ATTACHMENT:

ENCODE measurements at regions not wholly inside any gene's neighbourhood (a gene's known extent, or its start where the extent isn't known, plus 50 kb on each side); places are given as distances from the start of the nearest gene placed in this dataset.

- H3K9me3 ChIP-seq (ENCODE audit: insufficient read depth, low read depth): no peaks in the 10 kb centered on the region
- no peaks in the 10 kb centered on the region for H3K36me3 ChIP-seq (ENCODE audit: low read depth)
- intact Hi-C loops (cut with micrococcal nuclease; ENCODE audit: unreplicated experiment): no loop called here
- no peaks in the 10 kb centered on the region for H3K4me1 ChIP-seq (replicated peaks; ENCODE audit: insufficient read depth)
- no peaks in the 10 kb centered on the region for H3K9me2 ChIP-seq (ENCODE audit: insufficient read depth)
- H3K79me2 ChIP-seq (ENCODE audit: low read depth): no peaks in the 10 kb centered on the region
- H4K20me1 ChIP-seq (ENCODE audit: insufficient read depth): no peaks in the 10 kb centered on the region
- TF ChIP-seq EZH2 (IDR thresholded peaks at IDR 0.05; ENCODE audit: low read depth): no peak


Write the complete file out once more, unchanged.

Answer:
ENCODE measurements at regions not wholly inside any gene's neighbourhood (a gene's known extent, or its start where the extent isn't known, plus 50 kb on each side); places are given as distances from the start of the nearest gene placed in this dataset.

- H3K9me3 ChIP-seq (ENCODE audit: insufficient read depth, low read depth): no peaks in the 10 kb centered on the region
- no peaks in the 10 kb centered on the region for H3K36me3 ChIP-seq (ENCODE audit: low read depth)
- intact Hi-C loops (cut with micrococcal nuclease; ENCODE audit: unreplicated experiment): no loop called here
- no peaks in the 10 kb centered on the region for H3K4me1 ChIP-seq (replicated peaks; ENCODE audit: insufficient read depth)
- no peaks in the 10 kb centered on the region for H3K9me2 ChIP-seq (ENCODE audit: insufficient read depth)
- H3K79me2 ChIP-seq (ENCODE audit: low read depth): no peaks in the 10 kb centered on the region
- H4K20me1 ChIP-seq (ENCODE audit: insufficient read depth): no peaks in the 10 kb centered on the region
- TF ChIP-seq EZH2 (IDR thresholded peaks at IDR 0.05; ENCODE audit: low read depth): no peak